Aunt of Sarah McIver says she believes school officials in China made error

China and Canada both insisted McIver’s case was different from other detainments

The aunt of an Alberta woman who has been released from custody in China says she believes it was a mistake by her niece’s employer that resulted in her arrest.

Sarah McIver was detained earlier this month over a work-permit issue related to her teaching job, but her aunt Rhona McIver says Sarah is now on her way back to her hometown of Drumheller, Alta.

Rhona McIver said she believes her niece arrived in China to learn that the school she’d planned to teach at no longer had a job for her, so officials gave her work at another school.

“That’s where the mistake got made,” McIver said from Drumheller in an interview Saturday.

“She probably didn’t even think about it.”

McIver’s arrest followed those of Michael Kovrig and Michael Spavor, two Canadians living and working in China, on allegations they were harming China’s national security.

READ MORE: Alberta woman returned to Canada after arrest in China

China arrested Kovrig and Spavor separately after Canadian authorities detained a Chinese technology executive in Vancouver. Meng Wanzhou, the chief financial officer of electronics giant Huawei Technologies, is wanted in the United States on allegations she lied to American banks as part of an effort to get around sanctions on Iran.

China and Canada both insisted McIver’s case was different from Kovrig’s and Spavor’s.

Rhona McIver said Sarah’s mother and sister have driven to B.C. to pick her up. She explained that while in China, McIver adopted a puppy, and even though she was able to fly from China to Canada with the dog, there was a problem flying it to Calgary.

“One morning she was going to school and somebody threw out some pups, so she rescued one,” McIver said, adding they could be back in Drumheller by Saturday evening.

McIver said her niece like to travel and had been to China before, but only as a tourist.

A spokeswoman for China’s Foreign Ministry said last week that a Canadian woman had received an administrative penalty for illegal employment but did not provide further details.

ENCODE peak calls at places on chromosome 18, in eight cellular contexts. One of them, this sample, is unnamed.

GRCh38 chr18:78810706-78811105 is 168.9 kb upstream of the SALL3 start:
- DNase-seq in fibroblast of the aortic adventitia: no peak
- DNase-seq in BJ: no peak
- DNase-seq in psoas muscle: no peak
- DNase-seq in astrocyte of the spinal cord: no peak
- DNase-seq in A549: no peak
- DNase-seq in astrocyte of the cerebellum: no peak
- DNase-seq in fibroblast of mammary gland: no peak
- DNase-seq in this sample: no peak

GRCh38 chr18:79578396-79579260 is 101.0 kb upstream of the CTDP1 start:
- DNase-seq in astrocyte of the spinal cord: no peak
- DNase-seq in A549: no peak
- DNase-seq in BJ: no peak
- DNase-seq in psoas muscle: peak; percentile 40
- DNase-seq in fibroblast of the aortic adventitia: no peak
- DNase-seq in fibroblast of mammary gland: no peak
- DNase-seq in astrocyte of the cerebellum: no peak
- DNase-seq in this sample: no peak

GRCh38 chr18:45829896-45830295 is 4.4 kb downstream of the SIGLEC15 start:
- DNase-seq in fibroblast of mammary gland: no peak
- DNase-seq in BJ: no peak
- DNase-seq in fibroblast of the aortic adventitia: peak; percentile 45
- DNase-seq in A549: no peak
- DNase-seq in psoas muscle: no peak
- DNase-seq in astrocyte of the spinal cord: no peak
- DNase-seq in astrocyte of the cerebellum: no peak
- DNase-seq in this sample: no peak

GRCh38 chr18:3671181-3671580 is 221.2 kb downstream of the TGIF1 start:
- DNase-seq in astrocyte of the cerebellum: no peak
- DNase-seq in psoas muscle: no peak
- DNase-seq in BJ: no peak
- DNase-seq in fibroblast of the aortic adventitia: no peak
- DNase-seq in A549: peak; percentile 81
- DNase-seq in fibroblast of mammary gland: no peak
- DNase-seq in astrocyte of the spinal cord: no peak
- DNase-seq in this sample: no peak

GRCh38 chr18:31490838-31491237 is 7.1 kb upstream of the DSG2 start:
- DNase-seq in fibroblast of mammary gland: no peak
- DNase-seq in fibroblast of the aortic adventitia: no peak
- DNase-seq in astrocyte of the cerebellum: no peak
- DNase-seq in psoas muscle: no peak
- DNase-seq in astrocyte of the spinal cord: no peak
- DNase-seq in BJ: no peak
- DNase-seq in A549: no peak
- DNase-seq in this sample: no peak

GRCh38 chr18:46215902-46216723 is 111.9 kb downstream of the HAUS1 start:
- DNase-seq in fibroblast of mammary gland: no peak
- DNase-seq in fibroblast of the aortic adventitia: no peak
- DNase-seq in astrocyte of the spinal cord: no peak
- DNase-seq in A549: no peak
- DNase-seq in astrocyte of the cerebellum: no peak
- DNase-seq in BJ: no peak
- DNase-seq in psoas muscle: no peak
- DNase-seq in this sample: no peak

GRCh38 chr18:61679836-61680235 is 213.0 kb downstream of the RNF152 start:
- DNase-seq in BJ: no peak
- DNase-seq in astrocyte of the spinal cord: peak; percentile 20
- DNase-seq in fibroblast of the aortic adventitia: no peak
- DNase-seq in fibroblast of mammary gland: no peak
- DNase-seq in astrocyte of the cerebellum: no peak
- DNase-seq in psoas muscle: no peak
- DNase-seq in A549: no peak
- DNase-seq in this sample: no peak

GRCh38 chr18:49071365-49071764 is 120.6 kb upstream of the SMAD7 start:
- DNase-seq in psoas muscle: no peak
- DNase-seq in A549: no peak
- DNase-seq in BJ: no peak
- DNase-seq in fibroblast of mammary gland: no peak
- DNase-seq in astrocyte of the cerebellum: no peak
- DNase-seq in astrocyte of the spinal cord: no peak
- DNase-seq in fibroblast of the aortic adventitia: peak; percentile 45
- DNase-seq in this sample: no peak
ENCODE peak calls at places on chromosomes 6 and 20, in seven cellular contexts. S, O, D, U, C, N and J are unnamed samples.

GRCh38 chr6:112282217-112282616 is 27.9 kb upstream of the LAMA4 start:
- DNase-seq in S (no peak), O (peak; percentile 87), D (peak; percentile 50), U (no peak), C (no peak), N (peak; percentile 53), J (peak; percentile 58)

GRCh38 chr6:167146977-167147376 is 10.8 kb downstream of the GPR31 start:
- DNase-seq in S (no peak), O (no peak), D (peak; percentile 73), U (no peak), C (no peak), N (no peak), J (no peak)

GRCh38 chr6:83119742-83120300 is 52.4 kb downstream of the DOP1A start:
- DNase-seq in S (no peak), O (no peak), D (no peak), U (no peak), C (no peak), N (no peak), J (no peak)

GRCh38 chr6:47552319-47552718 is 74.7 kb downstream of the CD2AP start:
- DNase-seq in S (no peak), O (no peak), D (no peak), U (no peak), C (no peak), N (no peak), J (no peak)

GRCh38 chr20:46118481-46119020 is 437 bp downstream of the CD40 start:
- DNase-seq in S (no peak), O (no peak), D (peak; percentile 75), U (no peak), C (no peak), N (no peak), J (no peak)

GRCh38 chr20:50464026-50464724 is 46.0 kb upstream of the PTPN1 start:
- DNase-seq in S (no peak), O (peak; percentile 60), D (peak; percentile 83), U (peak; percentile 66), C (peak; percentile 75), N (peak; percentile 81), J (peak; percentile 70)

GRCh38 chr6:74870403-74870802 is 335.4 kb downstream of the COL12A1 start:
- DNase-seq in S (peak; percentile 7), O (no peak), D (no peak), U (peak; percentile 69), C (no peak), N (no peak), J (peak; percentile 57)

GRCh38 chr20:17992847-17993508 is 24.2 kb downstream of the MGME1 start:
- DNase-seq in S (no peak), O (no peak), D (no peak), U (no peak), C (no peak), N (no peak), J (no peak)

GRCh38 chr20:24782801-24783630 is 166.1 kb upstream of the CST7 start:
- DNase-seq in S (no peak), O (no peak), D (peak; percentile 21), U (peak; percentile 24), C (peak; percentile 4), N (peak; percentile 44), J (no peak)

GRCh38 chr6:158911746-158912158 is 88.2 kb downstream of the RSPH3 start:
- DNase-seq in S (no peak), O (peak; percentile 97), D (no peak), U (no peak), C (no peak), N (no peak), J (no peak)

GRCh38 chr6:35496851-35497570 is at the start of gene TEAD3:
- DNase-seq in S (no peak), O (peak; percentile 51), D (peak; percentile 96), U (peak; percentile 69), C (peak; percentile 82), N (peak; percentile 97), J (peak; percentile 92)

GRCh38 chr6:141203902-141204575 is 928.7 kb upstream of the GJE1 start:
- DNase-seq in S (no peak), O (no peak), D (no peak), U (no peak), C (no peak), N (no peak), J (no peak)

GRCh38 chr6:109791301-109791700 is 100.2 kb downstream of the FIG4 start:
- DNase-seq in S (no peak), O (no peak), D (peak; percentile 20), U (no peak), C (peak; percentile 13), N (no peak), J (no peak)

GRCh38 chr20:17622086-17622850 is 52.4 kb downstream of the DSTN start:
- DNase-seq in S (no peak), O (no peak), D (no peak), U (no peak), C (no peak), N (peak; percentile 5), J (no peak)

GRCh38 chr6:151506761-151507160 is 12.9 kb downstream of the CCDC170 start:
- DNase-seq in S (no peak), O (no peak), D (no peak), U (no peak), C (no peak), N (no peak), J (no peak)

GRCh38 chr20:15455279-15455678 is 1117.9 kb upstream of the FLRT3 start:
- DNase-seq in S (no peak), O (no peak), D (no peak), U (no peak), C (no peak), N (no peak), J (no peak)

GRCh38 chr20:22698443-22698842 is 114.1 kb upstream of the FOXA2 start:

A spokesman with Global Affairs Canada confirmed Friday that a Canadian citizen who was detained in China this month was released and has returned to Canada, but would not release further information due to provisions under the Privacy Act.

The Canadian Press

Like us on Facebook and follow us on Twitter.

Get local stories you won't find anywhere else right to your inbox.
Sign up here

Just Posted

Salmon closures announced for Skeena and Nass watersheds

DFO notice expands on May 21 chinook ban throughout Skeena watershed

City to request conservation officer

Predatory wildlife appear to be bolder

City auditors reports are in

“We are now playing catch-up on all major assets,” CFO said

Tourism Prince Rupert to benefit from grant funding

Redirect dollars for recovery and travel inside B.C.

Local MP Taylor Bachrach salutes 10 days sick leave

In exchange NDP will support virtual parliament

B.C. legislature coming back June 22 as COVID-19 emergency hits record

Pandemic restrictions now longer than 2017 wildfire emergency

Feds delay national action plan for missing and murdered Indigenous women

Meanwhile, the pandemic has exacerbated the violence facing many Indigenous women and girls

DFO allowing at-sea observers again if safe work procedures in place

May 15 fishery notice lays out conditions for allowing at-sea observers onboard amid COVID-19

B.C.’s essential grocery, hardware store employees should get pandemic pay: retail group

Only B.C.’s social, health and corrections workers are eligible for top-ups

COLUMN: Canada needs to remember rural communities as thoughts turn to pandemic recovery

Small towns often rely on tourism, which has been decimated by COVID-19

Introducing the West Coast Traveller: A voyage of the mind

Top armchair travel content for Alaska, Yukon, BC, Alberta, Washington, Oregon and California!

Edmonton, Vancouver and Toronto vying to be NHL hubs, but there’s a catch

The NHL unveiled a return-to-play plan that would feature 24 teams

B.C. sees 9 new COVID-19 cases, one death as officials watch for new cases amid Phase Two

Number of confirmed active cases is at 244, with 37 people in hospital

Nanaimo senior clocked going 50 km/hr over limit says her SUV shouldn’t be impounded

RCMP say they can’t exercise discretion when it comes to excessive speeding tickets

Most Read